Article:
Top 5 most popular fact-checks for June 2014
Lauren Carroll
By Lauren Carroll July 11, 2014

Here are PolitiFact’s top 5 most viewed fact-checks of June 2014, counting down to the most popular item.

5. More than 500 Guantanamo detainees were released or transferred under Bush

We fact-checked this claim five years ago, but it got a second life this month because of the swap of American prisoner of war Sgt. Bowe Berghdal for the release of five Taliban officials from the Guantanamo Bay, Cuba, detention center. Rep. Steny Hoyer, D-Md., told reporters on June 16, 2009, "Some 500 detainees were released from Guantanamo during the Bush administration."

Several government documents backed up the fact that 500 Guantanamo detainees had been moved from the prison under former President George W. Bush. Our only quibble with Hoyer was his use of the word "released" -- some of the 500 were released, while others were transferred to another country. We rated his claim Mostly True.

4. Ted Cruz: 'U.S. policy has changed, now we make deals with terrorists'

When President Barack Obama announced that Bergdahl was freed by his Taliban captors after five years in custody, critics were quick to jump on his decision to release the Guantanamo Bay detainees. Later that week, White House national security adviser Susan Rice said Obama was justified because the United States was at war with Bergdahl’s captors, even if it wasn’t in the traditional sense. But Sen. Ted Cruz, R-Texas, took exception to that characterization and said Obama changed "decades" of policy of not negotiating with terrorists.

We found that even though presidents and officials often say "we do not negotiate with terrorists," it has not proven to be a hard-and-fast rule. Obama’s actions so far do not signal a change in policy, but rather the latest in a long line of exceptions presidents have made throughout recent history. (The list includes former presidents Lyndon Johnson, Richard Nixon, Jimmy Carter, Ronald Reagan and Bill Clinton.) We rated Cruz’s statement Mostly False.

3. A video of Barack Obama speech was edited to change his meaning

A reader recently asked us to look at a YouTube video clip of Obama that puzzled them. The brief video showed Obama giving a speech in which he said, "And for the international order that we have worked for generations to build, ordinary men and women are too small-minded to govern their own affairs, that order and progress can only come when individuals surrender their rights to an all-powerful sovereign."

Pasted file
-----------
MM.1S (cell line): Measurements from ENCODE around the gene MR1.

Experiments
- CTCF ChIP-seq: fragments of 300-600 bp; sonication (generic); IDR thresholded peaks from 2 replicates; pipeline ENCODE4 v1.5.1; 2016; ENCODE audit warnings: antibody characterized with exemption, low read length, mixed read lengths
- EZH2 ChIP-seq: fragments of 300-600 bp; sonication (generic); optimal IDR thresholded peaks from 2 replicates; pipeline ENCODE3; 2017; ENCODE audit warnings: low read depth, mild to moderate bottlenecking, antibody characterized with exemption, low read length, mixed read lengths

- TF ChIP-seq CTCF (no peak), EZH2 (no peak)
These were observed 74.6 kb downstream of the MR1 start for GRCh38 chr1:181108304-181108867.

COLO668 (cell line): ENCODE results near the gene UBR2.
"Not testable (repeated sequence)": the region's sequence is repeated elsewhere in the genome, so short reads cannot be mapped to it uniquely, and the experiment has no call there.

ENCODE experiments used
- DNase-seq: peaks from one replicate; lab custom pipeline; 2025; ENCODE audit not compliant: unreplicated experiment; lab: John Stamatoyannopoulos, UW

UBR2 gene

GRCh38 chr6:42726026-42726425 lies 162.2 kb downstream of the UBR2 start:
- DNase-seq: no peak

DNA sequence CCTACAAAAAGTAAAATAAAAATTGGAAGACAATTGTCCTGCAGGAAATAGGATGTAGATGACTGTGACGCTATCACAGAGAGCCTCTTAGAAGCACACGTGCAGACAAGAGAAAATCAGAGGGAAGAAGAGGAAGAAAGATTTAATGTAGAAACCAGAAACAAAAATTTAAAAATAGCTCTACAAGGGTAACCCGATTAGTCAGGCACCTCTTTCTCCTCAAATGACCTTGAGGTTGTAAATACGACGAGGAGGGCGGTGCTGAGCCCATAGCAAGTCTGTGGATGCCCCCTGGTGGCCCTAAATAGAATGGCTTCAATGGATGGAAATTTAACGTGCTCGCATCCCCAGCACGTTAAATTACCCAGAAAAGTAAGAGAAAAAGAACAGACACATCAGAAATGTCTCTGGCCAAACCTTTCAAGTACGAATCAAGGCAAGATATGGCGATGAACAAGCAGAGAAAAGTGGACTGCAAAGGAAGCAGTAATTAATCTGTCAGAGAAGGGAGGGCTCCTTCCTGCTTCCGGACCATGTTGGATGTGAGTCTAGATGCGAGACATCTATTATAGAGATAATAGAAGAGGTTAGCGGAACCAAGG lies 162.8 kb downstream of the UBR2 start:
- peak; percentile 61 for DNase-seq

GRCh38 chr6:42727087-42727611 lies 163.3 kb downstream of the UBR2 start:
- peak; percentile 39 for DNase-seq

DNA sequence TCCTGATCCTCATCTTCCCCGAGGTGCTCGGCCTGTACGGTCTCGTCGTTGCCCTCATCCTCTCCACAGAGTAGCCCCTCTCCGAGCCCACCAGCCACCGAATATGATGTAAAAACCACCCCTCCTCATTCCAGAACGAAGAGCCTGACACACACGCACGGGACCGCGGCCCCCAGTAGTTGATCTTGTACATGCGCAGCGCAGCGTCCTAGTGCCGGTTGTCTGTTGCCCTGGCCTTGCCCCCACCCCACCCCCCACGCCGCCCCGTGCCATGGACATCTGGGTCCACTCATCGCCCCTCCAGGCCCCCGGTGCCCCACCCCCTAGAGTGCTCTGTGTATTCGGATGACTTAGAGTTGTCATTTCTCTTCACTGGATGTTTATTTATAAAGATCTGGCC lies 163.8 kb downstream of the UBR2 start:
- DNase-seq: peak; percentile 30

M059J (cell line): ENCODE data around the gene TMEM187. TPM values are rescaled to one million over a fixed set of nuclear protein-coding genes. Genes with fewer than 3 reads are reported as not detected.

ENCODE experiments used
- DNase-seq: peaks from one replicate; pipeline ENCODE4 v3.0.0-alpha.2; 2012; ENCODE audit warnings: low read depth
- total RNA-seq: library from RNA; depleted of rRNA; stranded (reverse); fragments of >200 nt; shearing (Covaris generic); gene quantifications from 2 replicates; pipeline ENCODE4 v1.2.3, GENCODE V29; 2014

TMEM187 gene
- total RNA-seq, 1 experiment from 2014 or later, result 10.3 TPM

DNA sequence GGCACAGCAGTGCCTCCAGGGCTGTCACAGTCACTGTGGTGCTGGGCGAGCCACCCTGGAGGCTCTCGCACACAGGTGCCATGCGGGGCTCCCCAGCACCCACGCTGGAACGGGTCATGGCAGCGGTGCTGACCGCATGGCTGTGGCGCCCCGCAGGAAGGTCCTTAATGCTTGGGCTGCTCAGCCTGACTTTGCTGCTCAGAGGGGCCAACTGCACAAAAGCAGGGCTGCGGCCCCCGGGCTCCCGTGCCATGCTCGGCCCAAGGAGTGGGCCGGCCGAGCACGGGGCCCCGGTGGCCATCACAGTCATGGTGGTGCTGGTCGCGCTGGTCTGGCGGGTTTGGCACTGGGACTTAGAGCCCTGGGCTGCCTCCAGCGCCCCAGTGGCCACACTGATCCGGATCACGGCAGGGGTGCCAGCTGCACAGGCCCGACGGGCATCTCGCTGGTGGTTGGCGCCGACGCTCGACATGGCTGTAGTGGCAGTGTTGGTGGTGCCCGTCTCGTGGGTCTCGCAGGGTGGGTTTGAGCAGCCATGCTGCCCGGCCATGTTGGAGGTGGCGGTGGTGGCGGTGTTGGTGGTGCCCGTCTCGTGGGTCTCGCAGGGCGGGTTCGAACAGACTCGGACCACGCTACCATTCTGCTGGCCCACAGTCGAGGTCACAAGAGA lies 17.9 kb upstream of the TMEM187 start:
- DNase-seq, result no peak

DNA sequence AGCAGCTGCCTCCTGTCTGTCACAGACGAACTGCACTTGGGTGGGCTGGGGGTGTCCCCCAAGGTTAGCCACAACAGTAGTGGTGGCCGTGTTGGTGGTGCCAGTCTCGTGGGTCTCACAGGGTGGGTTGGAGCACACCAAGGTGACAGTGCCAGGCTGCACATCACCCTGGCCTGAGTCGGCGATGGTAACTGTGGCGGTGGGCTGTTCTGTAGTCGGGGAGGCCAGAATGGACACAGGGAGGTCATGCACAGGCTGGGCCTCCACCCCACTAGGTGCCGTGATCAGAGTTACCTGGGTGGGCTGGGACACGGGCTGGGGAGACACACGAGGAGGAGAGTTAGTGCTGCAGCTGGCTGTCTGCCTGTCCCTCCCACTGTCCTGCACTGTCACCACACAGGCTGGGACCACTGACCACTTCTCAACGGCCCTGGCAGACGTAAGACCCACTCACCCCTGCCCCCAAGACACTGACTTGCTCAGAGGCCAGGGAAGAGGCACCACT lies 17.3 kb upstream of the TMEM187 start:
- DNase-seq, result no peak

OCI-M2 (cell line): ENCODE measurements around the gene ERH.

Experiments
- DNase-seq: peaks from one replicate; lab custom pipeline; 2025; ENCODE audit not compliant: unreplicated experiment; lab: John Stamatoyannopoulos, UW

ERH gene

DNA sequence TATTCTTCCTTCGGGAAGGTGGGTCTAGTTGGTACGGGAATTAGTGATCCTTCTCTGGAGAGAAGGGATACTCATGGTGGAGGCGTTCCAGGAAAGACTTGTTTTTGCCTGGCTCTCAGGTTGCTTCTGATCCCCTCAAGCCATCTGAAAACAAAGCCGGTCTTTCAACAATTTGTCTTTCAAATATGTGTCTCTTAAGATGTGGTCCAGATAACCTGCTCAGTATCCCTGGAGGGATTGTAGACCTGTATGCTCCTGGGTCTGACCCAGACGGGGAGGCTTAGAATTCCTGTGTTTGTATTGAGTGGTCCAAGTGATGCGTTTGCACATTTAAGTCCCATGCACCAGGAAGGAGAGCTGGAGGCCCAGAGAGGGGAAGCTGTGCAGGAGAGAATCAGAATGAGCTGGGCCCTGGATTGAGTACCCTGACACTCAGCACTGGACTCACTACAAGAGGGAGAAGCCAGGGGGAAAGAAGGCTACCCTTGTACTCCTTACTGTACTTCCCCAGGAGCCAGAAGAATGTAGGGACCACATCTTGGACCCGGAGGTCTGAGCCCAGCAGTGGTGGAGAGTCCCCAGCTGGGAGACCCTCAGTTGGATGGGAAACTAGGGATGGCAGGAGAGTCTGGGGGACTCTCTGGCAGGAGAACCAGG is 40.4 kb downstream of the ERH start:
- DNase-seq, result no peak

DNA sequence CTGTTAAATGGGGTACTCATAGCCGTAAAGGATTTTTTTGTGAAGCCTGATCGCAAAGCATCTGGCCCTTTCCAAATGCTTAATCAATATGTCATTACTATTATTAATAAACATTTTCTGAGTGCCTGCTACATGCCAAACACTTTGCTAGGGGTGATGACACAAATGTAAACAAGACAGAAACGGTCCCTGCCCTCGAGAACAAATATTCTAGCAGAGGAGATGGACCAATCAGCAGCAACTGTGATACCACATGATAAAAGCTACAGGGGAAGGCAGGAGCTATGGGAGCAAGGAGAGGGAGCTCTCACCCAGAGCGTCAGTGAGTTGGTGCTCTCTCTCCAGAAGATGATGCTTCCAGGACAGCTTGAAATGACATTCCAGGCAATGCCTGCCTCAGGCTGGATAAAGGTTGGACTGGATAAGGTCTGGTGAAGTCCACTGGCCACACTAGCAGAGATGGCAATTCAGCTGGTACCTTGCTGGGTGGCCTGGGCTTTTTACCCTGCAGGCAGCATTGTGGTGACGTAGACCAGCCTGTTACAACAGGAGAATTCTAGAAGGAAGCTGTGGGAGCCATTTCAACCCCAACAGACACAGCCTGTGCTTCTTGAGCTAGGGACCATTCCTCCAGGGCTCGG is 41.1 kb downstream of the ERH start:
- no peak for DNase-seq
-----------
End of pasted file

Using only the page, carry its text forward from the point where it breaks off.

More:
The clip came from an address to European youth at the Palais des Beaux Arts in Brussels on March 26, 2014. But while the clip comes from a genuine White House video, it has been edited to make an entirely different point than the one Obama was making -- Rather, he was saying that these sentiments run counter to the ideals of free will and democracy. The statement in the chain email video was spliced together in a way that twists Obama’s argument beyond recognition, so we rated it Pants on Fire.

Bonus: Check out our video showing the truncated version compared with the original speech here.

2. Have there been 74 school shootings since Sandy Hook?

A striking statistic about school shootings made its rounds on the Internet this month. It said that at least 74 school shootings had occurred since December 2012, when an assault on Sandy Hook Elementary School left 28 dead. The statistic came from Everytown for Gun Safety, an advocacy group founded by former New York City Mayor Michael Bloomberg.

The figure is accurate only if you use a broad definition of "school shooting" that includes such incidents as suicides, accidents and spillover from adjacent criminal activity. The figure has some value in quantifying the proximity of guns to school campuses, but the group makes a significant stretch by tying the statistic so closely to the mass shooting at Sandy Hook. By doing this, the group closely associates the statistic with planned mass shootings targeting students and school staff -- a category that, using a more strict definition, accounts for only 10 of the 74 incidents.

The statement contains some element of truth but ignores critical facts that would give a different impression. We rated it Mostly False.

1. Did Barack Obama sign a bill to forgive all outstanding student debt? No

In early June, a reader pointed us to a shocking headline circulating in chain emails and social media posts -- "Obama Signs Bill Forgiving All Student Loan Debt." It sounded too good to be true, at least from the students’ point of view, and it turned out to be a satirical article from the website, Empire News.

While Obama has taken executive action and called for passage of a student-loan refinancing bill now pending in the Senate, he didn’t say he was planning to forgive all student debts -- a far more massive undertaking. The claim is ridiculously false, so we rated it Pants on Fire.

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Top 5 most popular fact-checks for June 2014